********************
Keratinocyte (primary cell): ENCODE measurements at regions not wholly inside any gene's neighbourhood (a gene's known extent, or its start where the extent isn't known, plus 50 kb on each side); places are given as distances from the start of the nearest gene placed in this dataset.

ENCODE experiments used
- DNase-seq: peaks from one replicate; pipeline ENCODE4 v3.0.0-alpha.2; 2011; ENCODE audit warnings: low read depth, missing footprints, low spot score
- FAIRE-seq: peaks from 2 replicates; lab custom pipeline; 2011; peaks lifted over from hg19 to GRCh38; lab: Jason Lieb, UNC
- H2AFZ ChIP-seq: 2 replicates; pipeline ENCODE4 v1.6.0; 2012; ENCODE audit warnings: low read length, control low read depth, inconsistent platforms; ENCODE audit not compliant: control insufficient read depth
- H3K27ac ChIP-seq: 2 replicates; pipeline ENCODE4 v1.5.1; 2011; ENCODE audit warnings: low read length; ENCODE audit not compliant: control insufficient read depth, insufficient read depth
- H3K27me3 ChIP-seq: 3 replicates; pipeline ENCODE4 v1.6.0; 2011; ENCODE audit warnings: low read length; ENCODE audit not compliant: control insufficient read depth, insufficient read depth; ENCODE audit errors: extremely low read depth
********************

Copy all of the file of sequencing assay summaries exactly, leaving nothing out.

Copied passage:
Keratinocyte (primary cell): ENCODE measurements at regions not wholly inside any gene's neighbourhood (a gene's known extent, or its start where the extent isn't known, plus 50 kb on each side); places are given as distances from the start of the nearest gene placed in this dataset.

ENCODE experiments used
- DNase-seq: peaks from one replicate; pipeline ENCODE4 v3.0.0-alpha.2; 2011; ENCODE audit warnings: low read depth, missing footprints, low spot score
- FAIRE-seq: peaks from 2 replicates; lab custom pipeline; 2011; peaks lifted over from hg19 to GRCh38; lab: Jason Lieb, UNC
- H2AFZ ChIP-seq: 2 replicates; pipeline ENCODE4 v1.6.0; 2012; ENCODE audit warnings: low read length, control low read depth, inconsistent platforms; ENCODE audit not compliant: control insufficient read depth
- H3K27ac ChIP-seq: 2 replicates; pipeline ENCODE4 v1.5.1; 2011; ENCODE audit warnings: low read length; ENCODE audit not compliant: control insufficient read depth, insufficient read depth
- H3K27me3 ChIP-seq: 3 replicates; pipeline ENCODE4 v1.6.0; 2011; ENCODE audit warnings: low read length; ENCODE audit not compliant: control insufficient read depth, insufficient read depth; ENCODE audit errors: extremely low read depth